Science Fair Project Encyclopedia
In early Christian history it would seem that iconography was generally accepted, however, certain excesses and misunderstandings about the nature and substance of icons began to arise around the 6th century. Questions concerning the prohibition in scriptures concerning graven images split the church into two groups, the Iconoclasts (against Icons) and the Iconodules (for icons). After much debate at the 7th ecumenical council, held in Nicea in 787 CE, the Church (Eastern Orthodox, and Roman Catholic) upheld the use of icons as an integral part of Christian tradition. To distinguish the veneration of Icons from the worship of Idols the concept was born that the praise and veneration shown to the icon passes over to the archetype. Thus to kiss an icon of Christ was to show love towards Christ Jesus himself, not the wood and paint making up the physical substance of the icon. A more modern illustration of this concept might be that the photographs a person keeps (and even loves) have nothing to do with the photographic paper or film but rather the persons and events depicted. It was also reckoned that the prohibition in the Old Testament scriptures against the material depiction of the immaterial God is overturned in the New Testament when God takes material flesh in the form of Jesus Christ.
While in the West the trend toward “art” has lead to very “worldly” paintings of holy figures by “worldly” artists, in Eastern Orthodoxy, the artist must be willing to adopt an almost monastic level of ascetic practice in order to correctly "see" the spiritual world he is depicting. There is also no room for personal interpretation in the subject matter. The church has established an extensive set of rules and guidelines to be used for painting icons, both in general and for particular icons. Icons communicate theological truth, therefore, their composition must be as carefully executed as the writing of theological treatises. Because the icon conveys so much information through its clever symbolism, Eastern Orthodox theologians often find it useful to refer to a particular icon when making a point, just as they might cite a document written by an earlier theologian or council. Monks often carry out the responsibility of painting icons as they are most suited to the task. Artistic talent is secondary to spiritual training. Fasting and continual prayer are considered a requirement of the iconographer in order to correctly depict the spiritual realm. For the Orthodox, icons serve as windows into heaven. The interiors of Orthodox Churches are often completely covered in icons. In this way the congregation see the Gospel and the lives of the saints in a very clear and complete way. Their usefulness cannot be matched by written text. Because the honor shown them passes over to the archetype, icons are kissed, carried in procession, and venerated.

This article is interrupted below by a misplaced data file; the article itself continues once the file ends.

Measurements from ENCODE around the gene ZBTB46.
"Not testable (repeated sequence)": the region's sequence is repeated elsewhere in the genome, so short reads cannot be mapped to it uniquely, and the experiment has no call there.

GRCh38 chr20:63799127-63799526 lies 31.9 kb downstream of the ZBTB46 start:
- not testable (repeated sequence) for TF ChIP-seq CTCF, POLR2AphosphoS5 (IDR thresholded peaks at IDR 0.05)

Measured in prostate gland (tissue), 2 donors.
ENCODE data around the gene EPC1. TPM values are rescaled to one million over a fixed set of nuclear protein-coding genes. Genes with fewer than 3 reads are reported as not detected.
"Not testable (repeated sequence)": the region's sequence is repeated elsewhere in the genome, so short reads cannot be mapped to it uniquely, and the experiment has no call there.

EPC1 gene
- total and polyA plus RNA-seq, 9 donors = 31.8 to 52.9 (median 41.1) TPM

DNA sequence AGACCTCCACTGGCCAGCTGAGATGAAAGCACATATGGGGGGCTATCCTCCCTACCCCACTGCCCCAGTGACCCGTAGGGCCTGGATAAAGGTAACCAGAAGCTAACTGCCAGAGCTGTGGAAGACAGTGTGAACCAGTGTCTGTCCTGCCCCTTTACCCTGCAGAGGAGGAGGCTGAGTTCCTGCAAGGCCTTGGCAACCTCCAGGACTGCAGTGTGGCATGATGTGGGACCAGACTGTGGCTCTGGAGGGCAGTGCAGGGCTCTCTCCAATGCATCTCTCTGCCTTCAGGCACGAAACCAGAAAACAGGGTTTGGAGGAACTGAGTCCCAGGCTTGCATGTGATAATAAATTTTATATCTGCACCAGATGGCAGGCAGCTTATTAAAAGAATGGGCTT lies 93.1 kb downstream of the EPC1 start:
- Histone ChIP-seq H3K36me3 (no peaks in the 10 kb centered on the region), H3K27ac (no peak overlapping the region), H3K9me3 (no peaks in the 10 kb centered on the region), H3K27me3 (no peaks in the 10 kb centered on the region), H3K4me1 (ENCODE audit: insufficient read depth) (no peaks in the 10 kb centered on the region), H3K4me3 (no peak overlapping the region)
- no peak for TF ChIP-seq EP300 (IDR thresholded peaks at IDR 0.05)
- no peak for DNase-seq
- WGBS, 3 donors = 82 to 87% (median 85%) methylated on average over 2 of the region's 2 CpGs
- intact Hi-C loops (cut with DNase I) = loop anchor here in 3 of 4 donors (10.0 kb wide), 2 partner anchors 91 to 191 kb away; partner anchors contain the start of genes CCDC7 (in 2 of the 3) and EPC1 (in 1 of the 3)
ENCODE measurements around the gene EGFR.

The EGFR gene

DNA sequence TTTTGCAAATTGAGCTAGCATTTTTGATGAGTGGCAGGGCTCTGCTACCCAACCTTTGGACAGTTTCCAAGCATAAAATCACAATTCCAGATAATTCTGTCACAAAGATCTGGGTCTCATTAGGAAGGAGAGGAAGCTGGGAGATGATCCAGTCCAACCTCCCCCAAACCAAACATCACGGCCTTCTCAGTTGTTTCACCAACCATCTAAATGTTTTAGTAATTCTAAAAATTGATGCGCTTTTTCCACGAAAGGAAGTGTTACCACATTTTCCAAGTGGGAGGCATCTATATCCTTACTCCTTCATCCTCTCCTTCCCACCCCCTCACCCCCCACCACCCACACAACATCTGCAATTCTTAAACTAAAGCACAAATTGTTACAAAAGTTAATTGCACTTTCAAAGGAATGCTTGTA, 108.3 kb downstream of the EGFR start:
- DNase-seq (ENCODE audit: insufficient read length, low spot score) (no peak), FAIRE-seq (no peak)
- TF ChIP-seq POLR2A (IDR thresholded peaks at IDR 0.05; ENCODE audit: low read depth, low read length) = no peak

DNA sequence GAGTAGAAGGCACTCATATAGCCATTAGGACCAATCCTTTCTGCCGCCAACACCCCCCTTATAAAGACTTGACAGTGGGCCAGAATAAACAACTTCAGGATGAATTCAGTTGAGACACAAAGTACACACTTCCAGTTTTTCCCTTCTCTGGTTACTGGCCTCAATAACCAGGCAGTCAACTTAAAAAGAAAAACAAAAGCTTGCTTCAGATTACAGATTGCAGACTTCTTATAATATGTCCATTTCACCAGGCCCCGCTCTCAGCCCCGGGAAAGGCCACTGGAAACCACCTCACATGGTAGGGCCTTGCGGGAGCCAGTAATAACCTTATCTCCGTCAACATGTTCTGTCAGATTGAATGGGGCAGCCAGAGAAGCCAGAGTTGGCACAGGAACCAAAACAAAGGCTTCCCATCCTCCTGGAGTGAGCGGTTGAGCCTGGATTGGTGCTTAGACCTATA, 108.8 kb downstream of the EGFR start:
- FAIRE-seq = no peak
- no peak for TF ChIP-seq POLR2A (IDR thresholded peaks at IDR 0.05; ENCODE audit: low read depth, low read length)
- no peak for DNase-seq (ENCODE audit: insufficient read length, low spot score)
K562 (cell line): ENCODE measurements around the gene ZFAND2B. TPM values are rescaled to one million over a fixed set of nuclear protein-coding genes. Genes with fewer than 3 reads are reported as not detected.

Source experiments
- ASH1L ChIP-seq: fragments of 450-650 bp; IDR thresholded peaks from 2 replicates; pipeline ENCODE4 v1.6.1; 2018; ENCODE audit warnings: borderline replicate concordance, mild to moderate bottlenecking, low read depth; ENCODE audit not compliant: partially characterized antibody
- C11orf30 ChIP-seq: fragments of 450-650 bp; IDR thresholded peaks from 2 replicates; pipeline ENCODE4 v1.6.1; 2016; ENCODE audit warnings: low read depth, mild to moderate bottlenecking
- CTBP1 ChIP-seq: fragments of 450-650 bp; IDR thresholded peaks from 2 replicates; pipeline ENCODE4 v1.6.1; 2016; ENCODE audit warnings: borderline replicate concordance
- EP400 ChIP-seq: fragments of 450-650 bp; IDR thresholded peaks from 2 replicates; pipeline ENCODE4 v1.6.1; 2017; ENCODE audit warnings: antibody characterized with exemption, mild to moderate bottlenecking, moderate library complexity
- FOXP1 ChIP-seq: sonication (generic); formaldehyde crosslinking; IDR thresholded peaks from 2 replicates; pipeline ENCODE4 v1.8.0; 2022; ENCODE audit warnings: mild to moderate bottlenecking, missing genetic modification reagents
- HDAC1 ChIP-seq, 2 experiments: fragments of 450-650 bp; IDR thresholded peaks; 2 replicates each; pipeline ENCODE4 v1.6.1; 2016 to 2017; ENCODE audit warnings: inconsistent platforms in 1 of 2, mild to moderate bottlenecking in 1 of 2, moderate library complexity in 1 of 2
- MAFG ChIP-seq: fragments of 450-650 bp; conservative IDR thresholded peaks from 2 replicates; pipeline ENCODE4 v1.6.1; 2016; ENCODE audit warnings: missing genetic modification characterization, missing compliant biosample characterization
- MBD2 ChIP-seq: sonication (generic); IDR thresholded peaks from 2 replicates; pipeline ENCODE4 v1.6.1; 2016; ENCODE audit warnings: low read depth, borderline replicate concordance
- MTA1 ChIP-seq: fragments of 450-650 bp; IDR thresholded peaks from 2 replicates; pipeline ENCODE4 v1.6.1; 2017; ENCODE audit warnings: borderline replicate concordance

Symbolism in icons
In Eastern Orthodoxy, color has meaning as well as form. Gold represents the radiance of Heaven, or the Uncreated light of God; red, the blood of martyrs, or Divinity on Icons of Chirst or Icons of Mary (who is never depicted without Christ. Blue is the color of purity, or, on the aforementioned, humanity, white is also used to depict purity. Often the symbolism is slightly different depending on the roots of the tradition, whether Russian, Greek, or Syrian. Symbols abound. Mountains in the background usually mean the scene took place outside while buildings and walls mean the event took place inside. St George and St Demetrios are shown slaying dragons, a symbol for sin and temptation. St Marina shows her fortitude and strength against sin by gripping the devil by his hair. The wings of Angels (A symbol for messenger), the wheel on which St Catherine was tortured, and the axe, laid close to the roots in the icon of St John the for-runner are all examples of the symbolism found in icons.
Light is also an interesting part of icons. The figures in icons are painted in such a way that it seems light is coming from within. In addition a nimbus of light is shown around the heads of holy individuals while it is absent from those who are not Christians. This nimbus is similar to the halo of western art, except that it is never a ring floating above the head, but seems rather to be a sphere of light, a perfect circle no matter which way the head of the figure points.
As a general rule, the figures in Icons are shown with serene, passionless faces, never smiling or angry. This stylized appearance is often mistaken for sadness, but it is intended to show their seriousness, and their freedom from the vicissitudes of emotion. Figures are almost always facing outward toward the viewer, though sometimes they may be looking at another figure in the icon. At the most, a 3/4s view of the face is seen, never profile of back of the head.
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